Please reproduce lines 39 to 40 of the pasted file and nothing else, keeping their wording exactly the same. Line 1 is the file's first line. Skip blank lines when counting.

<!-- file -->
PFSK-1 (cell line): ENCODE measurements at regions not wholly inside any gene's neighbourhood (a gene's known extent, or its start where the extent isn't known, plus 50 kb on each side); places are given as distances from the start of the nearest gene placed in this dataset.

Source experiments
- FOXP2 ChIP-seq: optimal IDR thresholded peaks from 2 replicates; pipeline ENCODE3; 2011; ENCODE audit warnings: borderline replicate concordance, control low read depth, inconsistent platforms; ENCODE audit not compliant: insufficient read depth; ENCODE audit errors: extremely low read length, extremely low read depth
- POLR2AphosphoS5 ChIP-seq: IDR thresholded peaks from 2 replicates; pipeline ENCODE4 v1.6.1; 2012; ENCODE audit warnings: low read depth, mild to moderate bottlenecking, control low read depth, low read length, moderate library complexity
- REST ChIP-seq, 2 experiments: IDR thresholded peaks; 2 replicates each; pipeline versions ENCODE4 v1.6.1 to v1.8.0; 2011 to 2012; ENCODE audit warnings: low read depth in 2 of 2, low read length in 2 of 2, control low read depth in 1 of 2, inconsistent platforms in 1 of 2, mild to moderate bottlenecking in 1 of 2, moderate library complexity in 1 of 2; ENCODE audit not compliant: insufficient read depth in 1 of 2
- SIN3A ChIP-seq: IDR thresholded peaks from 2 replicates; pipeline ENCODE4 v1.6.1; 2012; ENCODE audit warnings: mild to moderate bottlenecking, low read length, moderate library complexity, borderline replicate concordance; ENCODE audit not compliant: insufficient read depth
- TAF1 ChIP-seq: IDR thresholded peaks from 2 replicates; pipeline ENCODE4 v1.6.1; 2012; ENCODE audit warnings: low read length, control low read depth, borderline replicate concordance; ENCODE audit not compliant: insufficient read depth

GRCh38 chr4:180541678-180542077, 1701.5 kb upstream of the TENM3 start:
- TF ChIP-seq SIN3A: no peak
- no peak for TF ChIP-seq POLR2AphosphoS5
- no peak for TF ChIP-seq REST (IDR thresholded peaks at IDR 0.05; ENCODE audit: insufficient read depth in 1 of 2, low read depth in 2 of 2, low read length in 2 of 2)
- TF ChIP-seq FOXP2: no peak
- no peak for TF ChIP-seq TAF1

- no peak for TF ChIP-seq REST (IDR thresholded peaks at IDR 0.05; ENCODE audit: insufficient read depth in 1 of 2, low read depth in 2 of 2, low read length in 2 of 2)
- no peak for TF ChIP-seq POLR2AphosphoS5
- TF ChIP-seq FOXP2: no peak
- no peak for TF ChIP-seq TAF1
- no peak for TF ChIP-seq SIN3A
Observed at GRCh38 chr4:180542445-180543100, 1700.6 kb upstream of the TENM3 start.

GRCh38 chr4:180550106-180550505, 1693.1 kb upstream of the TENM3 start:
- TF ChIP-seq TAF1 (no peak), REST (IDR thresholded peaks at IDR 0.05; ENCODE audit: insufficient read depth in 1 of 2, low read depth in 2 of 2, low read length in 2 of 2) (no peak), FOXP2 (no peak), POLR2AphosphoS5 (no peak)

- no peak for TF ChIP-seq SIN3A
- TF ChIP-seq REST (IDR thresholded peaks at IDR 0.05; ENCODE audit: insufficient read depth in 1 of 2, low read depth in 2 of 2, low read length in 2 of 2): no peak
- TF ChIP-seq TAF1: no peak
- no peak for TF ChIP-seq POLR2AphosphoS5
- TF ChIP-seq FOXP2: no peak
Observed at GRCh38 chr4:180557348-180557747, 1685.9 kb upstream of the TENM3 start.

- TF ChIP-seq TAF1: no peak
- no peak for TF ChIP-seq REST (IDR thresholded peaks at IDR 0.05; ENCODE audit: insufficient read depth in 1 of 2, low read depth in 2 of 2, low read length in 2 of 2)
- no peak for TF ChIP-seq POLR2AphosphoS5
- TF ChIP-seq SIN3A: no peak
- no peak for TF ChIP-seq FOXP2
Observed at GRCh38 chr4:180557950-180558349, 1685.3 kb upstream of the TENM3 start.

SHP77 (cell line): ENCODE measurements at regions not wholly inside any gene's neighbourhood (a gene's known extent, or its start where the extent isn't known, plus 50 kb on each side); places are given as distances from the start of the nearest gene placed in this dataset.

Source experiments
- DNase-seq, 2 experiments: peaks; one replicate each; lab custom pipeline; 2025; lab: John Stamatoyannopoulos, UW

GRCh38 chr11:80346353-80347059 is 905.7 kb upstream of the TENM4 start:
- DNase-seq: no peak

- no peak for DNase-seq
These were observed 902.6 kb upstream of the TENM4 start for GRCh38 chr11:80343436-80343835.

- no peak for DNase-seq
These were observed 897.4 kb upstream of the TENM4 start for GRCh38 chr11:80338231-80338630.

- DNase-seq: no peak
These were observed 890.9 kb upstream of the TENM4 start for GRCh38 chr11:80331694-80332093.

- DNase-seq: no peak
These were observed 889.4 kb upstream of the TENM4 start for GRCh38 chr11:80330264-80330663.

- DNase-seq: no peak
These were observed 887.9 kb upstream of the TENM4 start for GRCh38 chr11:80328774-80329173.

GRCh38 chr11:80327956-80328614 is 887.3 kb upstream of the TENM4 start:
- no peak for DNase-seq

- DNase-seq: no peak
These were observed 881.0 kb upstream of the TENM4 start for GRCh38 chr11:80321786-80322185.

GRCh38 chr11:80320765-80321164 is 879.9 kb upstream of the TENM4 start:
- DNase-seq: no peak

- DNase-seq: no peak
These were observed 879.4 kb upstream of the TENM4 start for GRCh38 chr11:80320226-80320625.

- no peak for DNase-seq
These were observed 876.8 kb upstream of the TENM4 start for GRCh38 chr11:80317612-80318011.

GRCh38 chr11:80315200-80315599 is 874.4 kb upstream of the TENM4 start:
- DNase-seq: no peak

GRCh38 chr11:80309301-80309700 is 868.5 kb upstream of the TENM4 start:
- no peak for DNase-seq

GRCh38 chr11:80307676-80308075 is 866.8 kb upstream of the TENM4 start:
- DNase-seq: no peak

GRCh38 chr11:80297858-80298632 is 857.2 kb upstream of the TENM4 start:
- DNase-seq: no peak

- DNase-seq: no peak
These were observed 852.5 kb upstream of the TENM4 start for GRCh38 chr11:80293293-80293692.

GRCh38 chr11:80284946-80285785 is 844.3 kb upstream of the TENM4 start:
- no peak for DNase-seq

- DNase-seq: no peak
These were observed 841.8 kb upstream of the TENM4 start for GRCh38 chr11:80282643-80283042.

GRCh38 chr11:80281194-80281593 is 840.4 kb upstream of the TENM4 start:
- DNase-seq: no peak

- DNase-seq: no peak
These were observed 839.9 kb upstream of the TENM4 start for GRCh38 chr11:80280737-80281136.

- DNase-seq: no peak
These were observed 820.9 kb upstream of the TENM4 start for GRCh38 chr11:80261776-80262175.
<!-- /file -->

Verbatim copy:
- no peak for DNase-seq
These were observed 902.6 kb upstream of the TENM4 start for GRCh38 chr11:80343436-80343835.